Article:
5 tips to use your credit card wisely and steer clear of debt

Whether you’re applying for your first credit card or adopting better spending habits, these five tips can help you avoid racking up debt and allow you to use your credit responsibly.

Tags: Best practices, Credit, Credit cards, Debt
Published: February 20, 2020

Credit cards can be a helpful tool for major purchases and building a healthy credit score. Many credit cards also come with rewards such as cash back on purchases or airline miles that make them even more appealing to use. However, the convenience of credit cards can make it easy to accumulate debt quickly. 

In September 2019, the average U.S. household with revolving credit card debt had an average balance of $6,849, with another $1,162 owed in average interest per year.[1] Credit card debt like this can be overwhelming and prevent you from saving for future financial goals. Luckily, there are plenty of steps you can take to avoid accumulating large amounts of debt.


Spend within your means

The best way to avoid credit card debt is to pay your balance in full each month. In order to reach this goal, make sure you’re only spending within your means. Your credit card is a tool to build credit and pay for larger purchases in small increments, and you shouldn’t use it as a way to buy things you can’t afford to pay off within your billing cycle. Only putting purchases on your card that you’ll be able to pay off is the simplest way to prevent credit card debt.


Make monthly payments on time

Along with paying your balance in full, make sure you’re paying your balance on time. Many banks let you set up automatic payments, so money from your checking account can go directly to your card before it’s due every month with the U.S. Bank mobile app. Making your payments late can lead to fees that increase your existing balance, and eventually make it harder to keep up with regular payments. Consider making multiple payments a month if it works with your budget.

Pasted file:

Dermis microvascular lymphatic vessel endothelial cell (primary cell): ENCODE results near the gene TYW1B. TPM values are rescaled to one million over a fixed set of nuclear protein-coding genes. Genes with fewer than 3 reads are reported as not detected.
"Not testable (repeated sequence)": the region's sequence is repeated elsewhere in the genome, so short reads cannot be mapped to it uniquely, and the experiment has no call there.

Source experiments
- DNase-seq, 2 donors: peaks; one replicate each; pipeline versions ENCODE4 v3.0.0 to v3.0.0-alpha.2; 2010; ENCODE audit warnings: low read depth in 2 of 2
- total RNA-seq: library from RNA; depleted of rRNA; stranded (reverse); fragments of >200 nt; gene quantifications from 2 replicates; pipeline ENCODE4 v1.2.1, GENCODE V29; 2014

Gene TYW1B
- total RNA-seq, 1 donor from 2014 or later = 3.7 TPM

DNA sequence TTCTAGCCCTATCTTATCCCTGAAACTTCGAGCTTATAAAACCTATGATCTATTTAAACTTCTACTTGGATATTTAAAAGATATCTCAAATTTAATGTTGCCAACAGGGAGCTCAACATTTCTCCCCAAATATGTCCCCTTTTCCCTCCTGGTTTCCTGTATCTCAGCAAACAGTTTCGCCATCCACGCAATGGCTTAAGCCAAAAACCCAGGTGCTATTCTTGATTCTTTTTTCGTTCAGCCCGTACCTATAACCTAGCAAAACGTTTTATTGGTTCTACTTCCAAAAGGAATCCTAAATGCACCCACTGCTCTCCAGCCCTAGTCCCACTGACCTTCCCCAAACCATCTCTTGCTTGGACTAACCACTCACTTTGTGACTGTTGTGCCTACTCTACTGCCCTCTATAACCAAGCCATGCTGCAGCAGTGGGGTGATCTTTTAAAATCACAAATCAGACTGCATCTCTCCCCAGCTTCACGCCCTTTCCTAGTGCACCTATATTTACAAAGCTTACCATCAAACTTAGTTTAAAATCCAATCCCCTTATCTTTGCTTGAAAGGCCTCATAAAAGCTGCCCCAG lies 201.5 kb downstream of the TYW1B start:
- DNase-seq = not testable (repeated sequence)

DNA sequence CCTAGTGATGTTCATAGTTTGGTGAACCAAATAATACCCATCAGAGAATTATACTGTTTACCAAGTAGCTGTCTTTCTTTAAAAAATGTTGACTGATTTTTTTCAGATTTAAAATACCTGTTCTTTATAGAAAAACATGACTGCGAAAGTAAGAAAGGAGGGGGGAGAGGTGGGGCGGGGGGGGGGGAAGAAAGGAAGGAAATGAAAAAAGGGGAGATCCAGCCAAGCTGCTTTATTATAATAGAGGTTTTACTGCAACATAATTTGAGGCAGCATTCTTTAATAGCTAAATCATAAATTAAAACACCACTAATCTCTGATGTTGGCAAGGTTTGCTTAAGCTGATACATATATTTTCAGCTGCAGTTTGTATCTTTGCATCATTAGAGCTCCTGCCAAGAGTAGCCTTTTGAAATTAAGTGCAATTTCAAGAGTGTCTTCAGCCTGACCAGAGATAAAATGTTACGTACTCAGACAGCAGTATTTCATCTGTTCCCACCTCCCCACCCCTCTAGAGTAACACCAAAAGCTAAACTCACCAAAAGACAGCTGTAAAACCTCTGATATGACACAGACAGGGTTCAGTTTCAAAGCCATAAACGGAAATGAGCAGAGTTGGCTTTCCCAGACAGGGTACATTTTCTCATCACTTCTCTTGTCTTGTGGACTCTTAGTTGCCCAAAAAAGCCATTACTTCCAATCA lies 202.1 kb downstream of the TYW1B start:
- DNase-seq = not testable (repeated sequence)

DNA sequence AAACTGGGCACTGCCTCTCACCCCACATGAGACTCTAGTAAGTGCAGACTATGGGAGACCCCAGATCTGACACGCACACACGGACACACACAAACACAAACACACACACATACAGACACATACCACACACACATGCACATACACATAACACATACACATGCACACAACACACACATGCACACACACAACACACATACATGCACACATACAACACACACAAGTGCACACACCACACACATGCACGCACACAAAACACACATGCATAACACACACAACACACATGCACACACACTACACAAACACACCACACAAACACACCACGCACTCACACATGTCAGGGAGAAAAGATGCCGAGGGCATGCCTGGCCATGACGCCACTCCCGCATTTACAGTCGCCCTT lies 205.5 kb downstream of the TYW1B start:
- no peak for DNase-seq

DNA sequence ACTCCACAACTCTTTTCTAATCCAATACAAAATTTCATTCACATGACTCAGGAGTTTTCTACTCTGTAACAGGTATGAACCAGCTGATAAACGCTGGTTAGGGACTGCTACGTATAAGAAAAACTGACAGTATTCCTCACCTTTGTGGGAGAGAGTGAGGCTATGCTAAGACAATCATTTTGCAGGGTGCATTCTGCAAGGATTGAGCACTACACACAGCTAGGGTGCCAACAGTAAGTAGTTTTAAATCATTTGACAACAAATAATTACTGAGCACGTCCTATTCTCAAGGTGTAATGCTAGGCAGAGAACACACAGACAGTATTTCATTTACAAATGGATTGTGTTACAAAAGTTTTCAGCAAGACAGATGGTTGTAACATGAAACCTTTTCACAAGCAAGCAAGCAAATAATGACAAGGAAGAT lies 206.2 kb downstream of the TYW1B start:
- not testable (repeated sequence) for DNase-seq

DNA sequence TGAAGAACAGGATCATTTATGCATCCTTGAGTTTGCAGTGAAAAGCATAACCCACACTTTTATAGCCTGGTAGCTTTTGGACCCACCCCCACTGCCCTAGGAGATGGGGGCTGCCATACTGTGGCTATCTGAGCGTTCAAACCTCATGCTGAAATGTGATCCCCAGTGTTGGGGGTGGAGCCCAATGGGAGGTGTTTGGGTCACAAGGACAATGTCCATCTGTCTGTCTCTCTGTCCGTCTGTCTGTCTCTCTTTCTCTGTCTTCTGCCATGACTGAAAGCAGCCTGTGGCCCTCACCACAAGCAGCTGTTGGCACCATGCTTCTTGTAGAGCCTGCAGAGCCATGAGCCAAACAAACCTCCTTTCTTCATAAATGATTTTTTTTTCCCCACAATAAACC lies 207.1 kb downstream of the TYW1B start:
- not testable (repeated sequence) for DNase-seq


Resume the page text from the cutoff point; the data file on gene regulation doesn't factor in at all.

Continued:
Keep a low utilization ratio

Ideally, you want to pay your balance in full each month, but if that’s not possible, try to keep a low utilization ratio. Your utilization ratio is the percentage of credit currently in use. Let’s say you have a credit line of $5,000. If you have $2,500 in purchases on your card at a given time, you have a 50 percent utilization ratio. Using a high percentage of your available credit can make it harder and harder to pay off debt and can lower your credit score over time. Plus, you’ll end up paying more interest in the long run. As a general rule, keep your utilization ratio below 30 percent of your available credit.


Understand your credit card terms

Knowing the specifics of your credit card agreement can help you avoid unexpected fees and keep track of your payments. Different credit cards will have different interest rates and potential fees. Before you use your card, read through the agreement to understand when you will be charged a fee, how interest will be applied to your account, and when that interest rate will increase. Choose a card that fits your spending habits and financial goals.


Don’t open too many accounts in a short period of time

There are lots of credit cards with attractive terms and features but opening too many lines of credit at once gives you more places to accumulate debt. More credit cards to keep track of also makes it difficult to keep track of your spending and pay dates. Plus, opening too many accounts at once could negatively impact your credit score and you may be denied if you open multiple cards within a few months.

When used wisely, a credit card can help you be financially secure and establish solid credit. Stick to this guidance, and you’ll avoid overwhelming credit card debt and feel more financially secure. 

Looking for a credit card that meets all your needs? Make an appointment with one of our bankers to explore your options. Learn more about how you can earn 25,000 bonus points and pay no annual fees when you use the Altitude Go credit card.



[1] https://www.nerdwallet.com/blog/average-credit-card-debt-household/#footnote-two